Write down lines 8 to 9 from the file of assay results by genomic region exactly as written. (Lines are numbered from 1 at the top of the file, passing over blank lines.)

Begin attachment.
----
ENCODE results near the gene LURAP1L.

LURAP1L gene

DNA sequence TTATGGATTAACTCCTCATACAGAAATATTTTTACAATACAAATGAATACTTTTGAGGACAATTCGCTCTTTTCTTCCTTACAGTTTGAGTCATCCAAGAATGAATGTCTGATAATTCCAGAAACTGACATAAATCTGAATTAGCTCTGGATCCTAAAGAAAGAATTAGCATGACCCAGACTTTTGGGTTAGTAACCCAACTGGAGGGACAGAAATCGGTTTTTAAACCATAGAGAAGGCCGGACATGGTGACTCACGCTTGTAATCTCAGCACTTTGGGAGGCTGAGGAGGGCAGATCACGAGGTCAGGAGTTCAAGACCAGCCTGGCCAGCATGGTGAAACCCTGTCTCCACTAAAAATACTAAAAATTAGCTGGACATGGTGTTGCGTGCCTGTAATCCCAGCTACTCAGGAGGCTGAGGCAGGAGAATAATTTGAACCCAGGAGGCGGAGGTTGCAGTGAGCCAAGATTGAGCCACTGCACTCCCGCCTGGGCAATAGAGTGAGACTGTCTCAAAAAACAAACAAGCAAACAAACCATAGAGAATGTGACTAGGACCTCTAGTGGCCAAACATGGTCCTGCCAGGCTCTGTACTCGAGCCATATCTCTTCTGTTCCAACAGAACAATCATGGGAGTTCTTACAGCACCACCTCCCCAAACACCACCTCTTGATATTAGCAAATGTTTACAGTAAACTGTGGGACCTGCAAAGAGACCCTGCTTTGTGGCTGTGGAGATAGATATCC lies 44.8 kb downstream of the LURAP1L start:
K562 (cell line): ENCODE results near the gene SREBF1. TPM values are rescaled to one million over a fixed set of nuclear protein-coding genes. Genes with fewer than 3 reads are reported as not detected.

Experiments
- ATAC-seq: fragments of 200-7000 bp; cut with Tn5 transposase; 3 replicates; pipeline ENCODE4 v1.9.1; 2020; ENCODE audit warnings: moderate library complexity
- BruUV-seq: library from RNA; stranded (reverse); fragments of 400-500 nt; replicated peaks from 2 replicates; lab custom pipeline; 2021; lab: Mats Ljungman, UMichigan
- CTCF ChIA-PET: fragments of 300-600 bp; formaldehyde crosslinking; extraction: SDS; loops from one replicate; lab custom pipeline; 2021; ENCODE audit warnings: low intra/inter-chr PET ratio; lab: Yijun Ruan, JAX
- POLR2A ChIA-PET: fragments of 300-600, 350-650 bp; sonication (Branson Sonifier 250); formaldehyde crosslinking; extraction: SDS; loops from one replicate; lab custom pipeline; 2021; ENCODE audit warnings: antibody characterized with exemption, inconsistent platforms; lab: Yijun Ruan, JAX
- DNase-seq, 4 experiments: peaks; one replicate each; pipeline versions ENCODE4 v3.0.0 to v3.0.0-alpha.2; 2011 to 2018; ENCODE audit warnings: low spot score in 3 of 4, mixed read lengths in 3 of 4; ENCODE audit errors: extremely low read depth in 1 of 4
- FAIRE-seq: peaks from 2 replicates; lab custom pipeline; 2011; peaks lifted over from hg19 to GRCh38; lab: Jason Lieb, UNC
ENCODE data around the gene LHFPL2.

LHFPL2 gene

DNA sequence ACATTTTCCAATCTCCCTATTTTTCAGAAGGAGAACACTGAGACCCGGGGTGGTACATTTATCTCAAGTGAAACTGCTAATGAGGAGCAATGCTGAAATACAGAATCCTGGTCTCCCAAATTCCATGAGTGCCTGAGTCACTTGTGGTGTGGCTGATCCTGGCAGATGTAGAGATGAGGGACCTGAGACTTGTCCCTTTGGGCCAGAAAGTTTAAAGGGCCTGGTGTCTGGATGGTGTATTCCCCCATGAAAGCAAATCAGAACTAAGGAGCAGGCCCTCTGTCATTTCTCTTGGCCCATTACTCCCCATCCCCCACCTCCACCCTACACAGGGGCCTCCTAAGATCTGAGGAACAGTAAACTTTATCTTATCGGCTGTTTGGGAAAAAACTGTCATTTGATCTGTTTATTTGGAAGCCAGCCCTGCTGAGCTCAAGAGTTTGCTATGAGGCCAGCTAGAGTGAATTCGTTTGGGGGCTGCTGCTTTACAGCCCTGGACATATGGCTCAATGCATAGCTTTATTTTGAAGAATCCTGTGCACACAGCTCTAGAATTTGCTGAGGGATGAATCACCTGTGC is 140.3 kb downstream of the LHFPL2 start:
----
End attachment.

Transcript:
- CTCF ChIA-PET: fragments of 300-600 bp; formaldehyde crosslinking; extraction: SDS; loops from one replicate; lab custom pipeline; 2021; ENCODE audit warnings: low intra/inter-chr PET ratio; lab: Yijun Ruan, JAX
- POLR2A ChIA-PET: fragments of 300-600, 350-650 bp; sonication (Branson Sonifier 250); formaldehyde crosslinking; extraction: SDS; loops from one replicate; lab custom pipeline; 2021; ENCODE audit warnings: antibody characterized with exemption, inconsistent platforms; lab: Yijun Ruan, JAX